I had an offer to publish the book as a full-sized black and white from another publisher and attendee, but by the time we were ready to publish, the bottom had fallen out of the B&W independent comic book "glut" of the time and there were no longer the funds, so I shelved the comic (though I had written six issues and drawn two) and moved on to other ideas, until 1998 when I posted a colorized version of the ashcan's cover on my website, www.arvtoon.com, with the intention of re-publishing the book myself, full-size and in color, based on the then-burgeoning, on-demand, and on-line and inexpensive comic printig business.
SIn 2002 I had attended the Baltimore Comic Con and a friend and former attendee of the '95 SPXPO congratulated me on selling Cowboys & Aliens as a movie, which I had not. I didn't think of it as anything but a rumor, but by the time I'd finished re-drawing, lettering and coloring my book, and remembering the rumor, I decided to Google Cowboys & Aliens.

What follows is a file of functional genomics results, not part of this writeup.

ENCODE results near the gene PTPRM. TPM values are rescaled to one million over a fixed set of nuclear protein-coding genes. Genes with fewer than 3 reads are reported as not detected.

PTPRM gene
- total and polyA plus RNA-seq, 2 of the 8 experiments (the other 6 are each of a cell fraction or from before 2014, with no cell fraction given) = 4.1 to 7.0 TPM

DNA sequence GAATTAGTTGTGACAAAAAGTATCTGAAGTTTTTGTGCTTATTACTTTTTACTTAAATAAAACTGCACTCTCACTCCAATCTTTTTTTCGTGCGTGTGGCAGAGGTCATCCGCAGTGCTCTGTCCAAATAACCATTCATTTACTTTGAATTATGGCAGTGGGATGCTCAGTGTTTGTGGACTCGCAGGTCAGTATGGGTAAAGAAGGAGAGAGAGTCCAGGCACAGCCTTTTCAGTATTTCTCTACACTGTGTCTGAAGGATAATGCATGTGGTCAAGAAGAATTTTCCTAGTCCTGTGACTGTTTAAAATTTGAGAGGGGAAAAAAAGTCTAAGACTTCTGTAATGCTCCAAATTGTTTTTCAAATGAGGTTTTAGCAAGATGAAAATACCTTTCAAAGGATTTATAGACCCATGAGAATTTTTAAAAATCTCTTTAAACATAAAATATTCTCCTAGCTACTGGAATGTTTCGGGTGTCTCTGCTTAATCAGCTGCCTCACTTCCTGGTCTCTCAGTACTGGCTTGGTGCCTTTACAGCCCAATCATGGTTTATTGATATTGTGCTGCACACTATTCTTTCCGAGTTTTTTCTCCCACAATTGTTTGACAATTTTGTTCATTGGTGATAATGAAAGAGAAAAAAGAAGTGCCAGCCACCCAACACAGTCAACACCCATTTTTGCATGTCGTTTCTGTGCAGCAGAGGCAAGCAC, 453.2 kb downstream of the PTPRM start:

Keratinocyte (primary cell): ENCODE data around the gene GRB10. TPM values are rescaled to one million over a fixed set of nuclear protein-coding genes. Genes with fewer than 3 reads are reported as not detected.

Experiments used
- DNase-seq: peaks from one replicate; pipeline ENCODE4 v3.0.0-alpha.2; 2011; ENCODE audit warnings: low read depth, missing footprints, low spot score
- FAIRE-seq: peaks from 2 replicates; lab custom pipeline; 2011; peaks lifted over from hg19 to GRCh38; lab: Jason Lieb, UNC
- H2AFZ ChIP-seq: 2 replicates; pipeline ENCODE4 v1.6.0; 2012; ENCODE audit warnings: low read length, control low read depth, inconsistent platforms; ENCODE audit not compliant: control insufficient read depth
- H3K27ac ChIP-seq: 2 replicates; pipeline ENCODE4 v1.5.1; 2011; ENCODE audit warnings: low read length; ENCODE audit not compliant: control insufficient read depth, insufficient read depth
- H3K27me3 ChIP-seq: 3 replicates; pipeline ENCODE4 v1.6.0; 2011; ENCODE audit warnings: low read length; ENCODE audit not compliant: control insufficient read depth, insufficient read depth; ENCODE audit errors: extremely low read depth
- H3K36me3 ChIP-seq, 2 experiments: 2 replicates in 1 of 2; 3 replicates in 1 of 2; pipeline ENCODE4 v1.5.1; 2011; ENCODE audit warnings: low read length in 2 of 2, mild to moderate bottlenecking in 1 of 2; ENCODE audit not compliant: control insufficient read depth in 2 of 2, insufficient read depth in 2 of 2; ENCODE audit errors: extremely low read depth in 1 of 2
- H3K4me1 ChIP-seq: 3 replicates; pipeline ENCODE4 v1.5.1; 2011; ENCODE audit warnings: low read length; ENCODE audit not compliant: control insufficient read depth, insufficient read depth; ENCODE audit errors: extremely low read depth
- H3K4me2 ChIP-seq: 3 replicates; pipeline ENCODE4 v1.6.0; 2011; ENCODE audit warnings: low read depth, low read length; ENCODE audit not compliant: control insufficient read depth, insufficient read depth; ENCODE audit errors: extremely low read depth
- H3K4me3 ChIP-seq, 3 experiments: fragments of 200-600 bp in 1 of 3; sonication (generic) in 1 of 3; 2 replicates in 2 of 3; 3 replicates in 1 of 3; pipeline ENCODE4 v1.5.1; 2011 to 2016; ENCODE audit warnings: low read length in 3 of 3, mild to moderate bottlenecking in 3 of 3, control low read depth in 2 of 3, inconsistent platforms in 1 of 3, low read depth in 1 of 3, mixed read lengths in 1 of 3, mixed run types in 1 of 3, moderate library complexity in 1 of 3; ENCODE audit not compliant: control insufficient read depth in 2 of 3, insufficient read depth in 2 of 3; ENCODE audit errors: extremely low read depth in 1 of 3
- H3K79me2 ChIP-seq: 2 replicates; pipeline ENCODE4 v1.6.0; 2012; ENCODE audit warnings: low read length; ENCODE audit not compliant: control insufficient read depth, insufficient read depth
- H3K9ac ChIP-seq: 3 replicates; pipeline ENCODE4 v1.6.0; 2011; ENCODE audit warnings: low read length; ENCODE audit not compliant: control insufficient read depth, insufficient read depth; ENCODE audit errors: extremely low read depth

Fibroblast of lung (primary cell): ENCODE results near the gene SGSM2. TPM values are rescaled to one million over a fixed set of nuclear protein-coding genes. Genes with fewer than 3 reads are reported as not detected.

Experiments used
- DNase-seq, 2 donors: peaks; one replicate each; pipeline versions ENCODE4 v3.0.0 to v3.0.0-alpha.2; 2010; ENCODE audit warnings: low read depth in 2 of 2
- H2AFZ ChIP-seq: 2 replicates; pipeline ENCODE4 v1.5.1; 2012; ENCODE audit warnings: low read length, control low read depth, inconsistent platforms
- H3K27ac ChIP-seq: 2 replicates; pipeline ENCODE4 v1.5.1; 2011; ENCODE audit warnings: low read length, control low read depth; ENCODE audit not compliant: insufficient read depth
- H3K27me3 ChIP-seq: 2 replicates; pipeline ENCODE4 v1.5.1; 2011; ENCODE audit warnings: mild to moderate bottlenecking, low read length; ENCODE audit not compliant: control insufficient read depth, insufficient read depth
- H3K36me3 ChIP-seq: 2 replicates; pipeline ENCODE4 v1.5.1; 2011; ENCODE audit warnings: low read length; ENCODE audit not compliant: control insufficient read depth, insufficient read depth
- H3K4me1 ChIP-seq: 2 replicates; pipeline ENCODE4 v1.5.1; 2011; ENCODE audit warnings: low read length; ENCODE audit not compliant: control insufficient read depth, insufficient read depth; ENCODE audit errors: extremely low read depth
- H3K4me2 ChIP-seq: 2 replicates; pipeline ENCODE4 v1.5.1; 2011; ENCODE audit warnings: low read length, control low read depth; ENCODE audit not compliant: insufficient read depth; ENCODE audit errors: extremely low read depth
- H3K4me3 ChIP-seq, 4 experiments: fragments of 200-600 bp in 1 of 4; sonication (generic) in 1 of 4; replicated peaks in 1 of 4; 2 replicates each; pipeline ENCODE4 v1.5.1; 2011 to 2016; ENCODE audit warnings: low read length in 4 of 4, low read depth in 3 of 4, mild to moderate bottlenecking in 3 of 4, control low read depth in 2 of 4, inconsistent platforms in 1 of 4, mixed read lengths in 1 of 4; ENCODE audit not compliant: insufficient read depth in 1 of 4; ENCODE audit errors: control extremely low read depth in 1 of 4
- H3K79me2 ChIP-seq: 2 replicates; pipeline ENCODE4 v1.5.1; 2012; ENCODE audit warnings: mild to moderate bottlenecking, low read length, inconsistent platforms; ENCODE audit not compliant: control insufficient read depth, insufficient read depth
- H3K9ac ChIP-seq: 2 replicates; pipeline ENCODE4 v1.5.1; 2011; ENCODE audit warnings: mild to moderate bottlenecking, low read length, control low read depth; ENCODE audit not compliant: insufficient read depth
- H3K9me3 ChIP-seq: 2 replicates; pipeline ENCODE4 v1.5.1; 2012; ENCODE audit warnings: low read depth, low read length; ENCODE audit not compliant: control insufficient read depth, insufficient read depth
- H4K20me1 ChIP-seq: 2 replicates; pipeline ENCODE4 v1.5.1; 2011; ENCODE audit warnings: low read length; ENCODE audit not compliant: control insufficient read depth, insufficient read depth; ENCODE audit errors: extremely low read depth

That's when I learned that Scott Rosenberg had trademarked the name Cowboys & Aliens in 1998, and that Platinum Studios was negotiating a movie deal with Sony Pictures, though they had yet to publish anything called Cowboys & Aliens, and would not do so until 2006.
SIn an endeavor to make an already long article shorter, after finding an attorney and contacting Mr. Rosenberg, and after a year and a half of negotiations, we were able to reach an agreement wherein I was paid a small amount to relinquish any claims to the title Cowboys & Aliens, and to not bring any further suits against Platinum Studios or Mr. Rosenberg.
Arvis renamed his own comic Wayout West, and he put out a few issues of it. Meanwhile, of course, there's also the famous Far Side cartoon about Cowboys & Aliens, which predates Arvis' comic.